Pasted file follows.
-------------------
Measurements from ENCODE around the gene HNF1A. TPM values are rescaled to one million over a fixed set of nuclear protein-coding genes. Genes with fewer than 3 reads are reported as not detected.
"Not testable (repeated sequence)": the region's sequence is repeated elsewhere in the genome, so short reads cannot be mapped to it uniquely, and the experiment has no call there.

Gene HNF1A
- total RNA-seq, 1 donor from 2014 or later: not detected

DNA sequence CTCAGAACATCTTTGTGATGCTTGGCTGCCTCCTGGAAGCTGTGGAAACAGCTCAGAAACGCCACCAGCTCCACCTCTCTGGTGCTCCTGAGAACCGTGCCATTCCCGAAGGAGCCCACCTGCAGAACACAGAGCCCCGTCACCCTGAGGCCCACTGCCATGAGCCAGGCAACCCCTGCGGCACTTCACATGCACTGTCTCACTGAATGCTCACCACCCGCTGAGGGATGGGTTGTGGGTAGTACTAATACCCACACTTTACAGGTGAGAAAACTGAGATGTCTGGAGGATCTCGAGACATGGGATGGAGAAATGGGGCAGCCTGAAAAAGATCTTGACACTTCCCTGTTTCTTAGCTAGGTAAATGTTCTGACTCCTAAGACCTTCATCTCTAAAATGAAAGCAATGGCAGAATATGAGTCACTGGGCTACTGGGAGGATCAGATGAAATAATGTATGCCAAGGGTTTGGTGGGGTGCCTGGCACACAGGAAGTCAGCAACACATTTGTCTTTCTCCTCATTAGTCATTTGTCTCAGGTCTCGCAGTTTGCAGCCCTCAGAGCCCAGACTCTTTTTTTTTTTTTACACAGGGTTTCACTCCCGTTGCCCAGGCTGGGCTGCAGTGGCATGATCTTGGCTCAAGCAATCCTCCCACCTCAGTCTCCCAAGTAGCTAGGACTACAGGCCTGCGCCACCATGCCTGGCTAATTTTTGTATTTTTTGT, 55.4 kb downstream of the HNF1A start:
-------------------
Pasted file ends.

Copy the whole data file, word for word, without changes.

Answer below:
Measurements from ENCODE around the gene HNF1A. TPM values are rescaled to one million over a fixed set of nuclear protein-coding genes. Genes with fewer than 3 reads are reported as not detected.
"Not testable (repeated sequence)": the region's sequence is repeated elsewhere in the genome, so short reads cannot be mapped to it uniquely, and the experiment has no call there.

Gene HNF1A
- total RNA-seq, 1 donor from 2014 or later: not detected

DNA sequence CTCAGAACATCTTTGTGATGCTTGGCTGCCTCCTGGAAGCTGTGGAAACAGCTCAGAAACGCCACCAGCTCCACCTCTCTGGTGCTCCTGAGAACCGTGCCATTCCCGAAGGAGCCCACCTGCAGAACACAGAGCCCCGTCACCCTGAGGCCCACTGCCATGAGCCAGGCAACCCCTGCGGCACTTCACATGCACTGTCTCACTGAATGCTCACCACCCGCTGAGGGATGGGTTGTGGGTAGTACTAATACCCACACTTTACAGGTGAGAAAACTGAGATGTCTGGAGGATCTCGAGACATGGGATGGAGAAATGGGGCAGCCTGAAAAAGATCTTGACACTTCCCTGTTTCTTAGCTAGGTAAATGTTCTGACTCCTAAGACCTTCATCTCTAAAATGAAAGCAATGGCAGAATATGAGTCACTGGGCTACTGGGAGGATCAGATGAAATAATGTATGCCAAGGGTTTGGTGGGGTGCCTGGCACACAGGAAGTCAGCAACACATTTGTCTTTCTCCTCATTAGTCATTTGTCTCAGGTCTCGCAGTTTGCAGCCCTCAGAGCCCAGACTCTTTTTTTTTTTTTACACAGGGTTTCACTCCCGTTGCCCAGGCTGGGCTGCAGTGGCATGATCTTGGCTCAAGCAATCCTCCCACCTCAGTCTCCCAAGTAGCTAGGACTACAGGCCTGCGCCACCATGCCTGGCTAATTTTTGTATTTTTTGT, 55.4 kb downstream of the HNF1A start: